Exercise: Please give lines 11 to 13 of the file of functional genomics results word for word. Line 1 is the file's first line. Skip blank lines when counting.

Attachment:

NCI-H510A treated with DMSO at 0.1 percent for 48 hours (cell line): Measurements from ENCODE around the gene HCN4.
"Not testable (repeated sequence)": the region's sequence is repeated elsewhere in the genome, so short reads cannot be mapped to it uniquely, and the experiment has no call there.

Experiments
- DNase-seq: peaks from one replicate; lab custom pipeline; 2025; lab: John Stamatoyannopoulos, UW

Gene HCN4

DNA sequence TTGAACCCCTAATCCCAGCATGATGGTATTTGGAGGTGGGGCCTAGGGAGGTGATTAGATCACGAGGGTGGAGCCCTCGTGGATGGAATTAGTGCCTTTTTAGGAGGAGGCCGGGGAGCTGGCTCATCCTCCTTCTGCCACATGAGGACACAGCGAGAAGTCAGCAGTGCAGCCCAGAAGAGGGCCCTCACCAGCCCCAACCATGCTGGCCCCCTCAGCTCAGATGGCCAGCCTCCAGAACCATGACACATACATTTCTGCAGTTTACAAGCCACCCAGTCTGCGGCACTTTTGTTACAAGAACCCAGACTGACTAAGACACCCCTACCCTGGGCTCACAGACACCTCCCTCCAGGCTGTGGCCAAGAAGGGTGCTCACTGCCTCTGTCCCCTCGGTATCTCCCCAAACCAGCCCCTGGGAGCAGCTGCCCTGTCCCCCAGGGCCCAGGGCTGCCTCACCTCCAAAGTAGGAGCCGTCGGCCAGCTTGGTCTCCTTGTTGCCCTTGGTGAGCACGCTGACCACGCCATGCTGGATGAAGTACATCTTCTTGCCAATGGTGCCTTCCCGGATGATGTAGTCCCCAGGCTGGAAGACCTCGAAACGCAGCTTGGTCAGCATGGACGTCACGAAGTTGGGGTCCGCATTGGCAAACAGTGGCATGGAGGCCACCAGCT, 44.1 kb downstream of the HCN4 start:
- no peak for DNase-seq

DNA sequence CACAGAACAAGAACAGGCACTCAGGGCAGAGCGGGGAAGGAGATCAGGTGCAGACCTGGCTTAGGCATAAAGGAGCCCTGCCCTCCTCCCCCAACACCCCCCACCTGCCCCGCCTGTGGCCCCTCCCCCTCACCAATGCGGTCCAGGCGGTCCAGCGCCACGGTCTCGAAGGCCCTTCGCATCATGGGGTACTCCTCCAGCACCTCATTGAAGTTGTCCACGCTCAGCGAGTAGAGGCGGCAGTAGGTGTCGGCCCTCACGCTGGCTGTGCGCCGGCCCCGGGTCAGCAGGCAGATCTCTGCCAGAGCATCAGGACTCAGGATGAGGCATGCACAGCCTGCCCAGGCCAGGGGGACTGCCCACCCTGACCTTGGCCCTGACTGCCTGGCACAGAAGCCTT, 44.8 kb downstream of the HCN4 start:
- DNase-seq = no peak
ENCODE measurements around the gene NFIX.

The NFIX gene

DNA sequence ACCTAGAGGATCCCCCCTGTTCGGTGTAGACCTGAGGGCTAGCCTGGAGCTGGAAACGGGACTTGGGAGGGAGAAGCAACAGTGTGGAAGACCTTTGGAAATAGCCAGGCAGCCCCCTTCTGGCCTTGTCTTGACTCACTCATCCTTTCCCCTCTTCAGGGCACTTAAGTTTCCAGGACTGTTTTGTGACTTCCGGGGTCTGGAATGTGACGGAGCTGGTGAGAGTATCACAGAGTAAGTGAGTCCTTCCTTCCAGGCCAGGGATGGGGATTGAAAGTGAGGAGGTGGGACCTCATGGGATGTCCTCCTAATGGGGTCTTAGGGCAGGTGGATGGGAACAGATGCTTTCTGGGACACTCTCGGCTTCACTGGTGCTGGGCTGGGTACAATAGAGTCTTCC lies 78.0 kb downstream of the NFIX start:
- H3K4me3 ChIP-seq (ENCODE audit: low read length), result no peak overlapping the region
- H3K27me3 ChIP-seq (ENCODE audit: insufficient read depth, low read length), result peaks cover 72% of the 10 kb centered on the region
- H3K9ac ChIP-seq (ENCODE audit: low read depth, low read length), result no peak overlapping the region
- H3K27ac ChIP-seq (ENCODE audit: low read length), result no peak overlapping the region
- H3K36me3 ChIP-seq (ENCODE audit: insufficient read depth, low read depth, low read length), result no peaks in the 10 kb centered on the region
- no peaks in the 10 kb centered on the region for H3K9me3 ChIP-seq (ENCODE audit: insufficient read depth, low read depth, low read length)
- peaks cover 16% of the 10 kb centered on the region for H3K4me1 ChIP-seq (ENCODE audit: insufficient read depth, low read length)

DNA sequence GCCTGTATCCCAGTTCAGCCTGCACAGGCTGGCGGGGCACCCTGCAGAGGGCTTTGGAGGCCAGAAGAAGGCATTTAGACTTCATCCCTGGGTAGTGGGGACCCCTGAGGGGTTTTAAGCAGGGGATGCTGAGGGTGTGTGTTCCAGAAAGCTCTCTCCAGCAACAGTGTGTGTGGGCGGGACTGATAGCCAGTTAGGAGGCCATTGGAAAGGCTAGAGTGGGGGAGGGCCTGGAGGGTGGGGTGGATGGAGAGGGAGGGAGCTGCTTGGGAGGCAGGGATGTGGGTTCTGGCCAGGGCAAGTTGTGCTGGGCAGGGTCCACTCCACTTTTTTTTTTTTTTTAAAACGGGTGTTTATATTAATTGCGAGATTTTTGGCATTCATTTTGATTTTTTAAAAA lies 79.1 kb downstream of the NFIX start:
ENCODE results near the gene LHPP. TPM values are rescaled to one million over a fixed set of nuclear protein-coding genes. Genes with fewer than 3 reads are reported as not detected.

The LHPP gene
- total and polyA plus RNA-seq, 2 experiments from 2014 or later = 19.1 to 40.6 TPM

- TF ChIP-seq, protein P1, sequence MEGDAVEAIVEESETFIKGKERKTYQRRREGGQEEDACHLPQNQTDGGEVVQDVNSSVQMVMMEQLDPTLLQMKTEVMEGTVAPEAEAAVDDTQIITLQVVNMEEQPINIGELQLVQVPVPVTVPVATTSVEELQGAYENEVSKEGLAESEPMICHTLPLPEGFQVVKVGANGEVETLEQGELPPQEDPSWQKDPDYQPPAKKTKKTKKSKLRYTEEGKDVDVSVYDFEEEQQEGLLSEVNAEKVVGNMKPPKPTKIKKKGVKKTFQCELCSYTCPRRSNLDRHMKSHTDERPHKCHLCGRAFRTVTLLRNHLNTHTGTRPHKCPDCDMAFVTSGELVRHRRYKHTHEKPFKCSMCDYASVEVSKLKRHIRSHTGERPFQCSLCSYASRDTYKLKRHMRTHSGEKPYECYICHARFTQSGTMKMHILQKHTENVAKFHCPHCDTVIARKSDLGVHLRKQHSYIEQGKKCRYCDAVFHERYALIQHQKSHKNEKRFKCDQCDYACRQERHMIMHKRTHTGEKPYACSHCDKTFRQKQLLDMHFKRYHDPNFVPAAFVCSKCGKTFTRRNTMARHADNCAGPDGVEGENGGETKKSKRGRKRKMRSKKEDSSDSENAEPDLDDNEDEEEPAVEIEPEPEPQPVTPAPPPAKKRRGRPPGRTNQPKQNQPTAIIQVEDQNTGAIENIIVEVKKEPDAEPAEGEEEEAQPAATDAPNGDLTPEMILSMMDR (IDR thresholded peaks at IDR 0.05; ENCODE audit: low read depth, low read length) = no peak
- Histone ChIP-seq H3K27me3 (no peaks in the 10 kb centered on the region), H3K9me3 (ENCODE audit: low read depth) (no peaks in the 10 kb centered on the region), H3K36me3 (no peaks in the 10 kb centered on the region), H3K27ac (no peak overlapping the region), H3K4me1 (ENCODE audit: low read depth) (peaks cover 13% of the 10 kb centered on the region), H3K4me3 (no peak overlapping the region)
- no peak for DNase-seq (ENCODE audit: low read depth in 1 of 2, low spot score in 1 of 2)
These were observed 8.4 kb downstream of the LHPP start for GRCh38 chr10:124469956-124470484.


The NFIX gene

DNA sequence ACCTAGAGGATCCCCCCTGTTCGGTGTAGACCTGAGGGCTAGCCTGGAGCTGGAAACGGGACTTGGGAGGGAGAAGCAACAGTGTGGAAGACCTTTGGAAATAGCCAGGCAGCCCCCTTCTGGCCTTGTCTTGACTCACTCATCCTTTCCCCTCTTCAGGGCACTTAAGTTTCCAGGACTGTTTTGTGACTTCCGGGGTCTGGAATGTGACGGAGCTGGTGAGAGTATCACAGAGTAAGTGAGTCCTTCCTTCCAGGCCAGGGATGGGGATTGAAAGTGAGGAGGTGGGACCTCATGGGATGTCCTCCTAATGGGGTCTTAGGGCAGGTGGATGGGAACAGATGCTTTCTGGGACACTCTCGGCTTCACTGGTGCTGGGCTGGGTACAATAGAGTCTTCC lies 78.0 kb downstream of the NFIX start:
- H3K4me3 ChIP-seq (ENCODE audit: low read length), result no peak overlapping the region